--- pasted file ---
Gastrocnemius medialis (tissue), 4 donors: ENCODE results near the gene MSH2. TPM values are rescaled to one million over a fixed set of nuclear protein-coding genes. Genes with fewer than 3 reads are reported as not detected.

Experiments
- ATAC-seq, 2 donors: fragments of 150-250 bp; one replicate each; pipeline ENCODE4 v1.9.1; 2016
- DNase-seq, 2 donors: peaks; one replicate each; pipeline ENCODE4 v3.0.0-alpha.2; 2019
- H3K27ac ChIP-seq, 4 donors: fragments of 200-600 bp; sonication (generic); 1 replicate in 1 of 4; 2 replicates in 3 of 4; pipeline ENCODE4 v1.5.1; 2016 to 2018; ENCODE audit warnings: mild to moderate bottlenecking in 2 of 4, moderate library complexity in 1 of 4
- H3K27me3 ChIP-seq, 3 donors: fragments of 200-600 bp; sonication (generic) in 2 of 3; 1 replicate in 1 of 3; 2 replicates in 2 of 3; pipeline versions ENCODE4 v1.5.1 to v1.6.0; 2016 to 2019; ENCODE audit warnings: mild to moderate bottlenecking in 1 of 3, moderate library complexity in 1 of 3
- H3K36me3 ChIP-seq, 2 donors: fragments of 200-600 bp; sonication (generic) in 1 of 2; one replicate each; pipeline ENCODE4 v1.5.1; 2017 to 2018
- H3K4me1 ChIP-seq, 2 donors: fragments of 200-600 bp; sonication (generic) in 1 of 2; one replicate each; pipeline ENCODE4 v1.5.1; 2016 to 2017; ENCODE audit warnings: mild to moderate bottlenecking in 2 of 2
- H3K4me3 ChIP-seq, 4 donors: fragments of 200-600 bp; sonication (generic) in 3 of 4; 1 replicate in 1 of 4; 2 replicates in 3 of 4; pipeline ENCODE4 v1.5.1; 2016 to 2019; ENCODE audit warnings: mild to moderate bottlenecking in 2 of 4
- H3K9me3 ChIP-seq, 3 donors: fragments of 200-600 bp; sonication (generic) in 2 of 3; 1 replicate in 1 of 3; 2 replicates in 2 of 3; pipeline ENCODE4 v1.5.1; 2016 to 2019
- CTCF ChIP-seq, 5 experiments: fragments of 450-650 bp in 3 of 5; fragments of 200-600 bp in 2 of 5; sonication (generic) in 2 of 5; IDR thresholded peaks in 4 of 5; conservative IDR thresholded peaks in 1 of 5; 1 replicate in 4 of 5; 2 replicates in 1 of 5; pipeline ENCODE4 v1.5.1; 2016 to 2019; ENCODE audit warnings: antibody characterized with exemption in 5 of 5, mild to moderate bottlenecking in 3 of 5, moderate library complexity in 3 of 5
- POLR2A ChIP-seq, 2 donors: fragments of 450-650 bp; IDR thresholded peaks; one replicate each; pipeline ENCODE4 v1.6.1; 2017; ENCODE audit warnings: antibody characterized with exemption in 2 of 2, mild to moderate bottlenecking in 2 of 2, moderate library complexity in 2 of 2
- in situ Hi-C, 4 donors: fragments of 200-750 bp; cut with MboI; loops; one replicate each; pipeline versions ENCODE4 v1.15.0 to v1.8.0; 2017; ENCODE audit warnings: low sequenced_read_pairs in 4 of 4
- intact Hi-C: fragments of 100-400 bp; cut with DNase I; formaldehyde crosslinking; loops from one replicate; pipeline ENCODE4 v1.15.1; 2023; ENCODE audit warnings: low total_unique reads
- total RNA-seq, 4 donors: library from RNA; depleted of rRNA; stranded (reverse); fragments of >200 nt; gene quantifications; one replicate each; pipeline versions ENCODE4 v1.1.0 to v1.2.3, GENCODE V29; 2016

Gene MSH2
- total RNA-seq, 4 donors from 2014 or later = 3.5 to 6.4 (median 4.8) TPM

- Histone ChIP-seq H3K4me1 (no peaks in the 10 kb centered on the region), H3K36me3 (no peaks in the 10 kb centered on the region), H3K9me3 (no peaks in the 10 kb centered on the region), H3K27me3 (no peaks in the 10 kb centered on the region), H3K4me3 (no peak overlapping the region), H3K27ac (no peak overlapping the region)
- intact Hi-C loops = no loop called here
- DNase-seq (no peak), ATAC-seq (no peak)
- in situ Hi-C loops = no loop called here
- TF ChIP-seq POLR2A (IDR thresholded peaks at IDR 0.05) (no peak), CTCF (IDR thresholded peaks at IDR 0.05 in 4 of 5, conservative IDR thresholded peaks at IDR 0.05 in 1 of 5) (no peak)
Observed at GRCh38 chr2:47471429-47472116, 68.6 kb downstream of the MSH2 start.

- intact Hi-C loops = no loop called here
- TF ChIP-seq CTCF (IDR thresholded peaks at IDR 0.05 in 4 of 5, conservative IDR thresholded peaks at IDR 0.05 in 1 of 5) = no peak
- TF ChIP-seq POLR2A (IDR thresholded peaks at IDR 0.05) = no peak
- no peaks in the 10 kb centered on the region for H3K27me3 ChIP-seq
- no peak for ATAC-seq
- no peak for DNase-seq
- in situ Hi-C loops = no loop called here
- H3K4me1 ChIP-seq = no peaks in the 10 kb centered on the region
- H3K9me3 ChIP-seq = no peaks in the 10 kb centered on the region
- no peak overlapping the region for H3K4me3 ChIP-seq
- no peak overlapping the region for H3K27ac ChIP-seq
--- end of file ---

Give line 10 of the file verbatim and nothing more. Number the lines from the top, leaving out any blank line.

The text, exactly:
- H3K9me3 ChIP-seq, 3 donors: fragments of 200-600 bp; sonication (generic) in 2 of 3; 1 replicate in 1 of 3; 2 replicates in 2 of 3; pipeline ENCODE4 v1.5.1; 2016 to 2019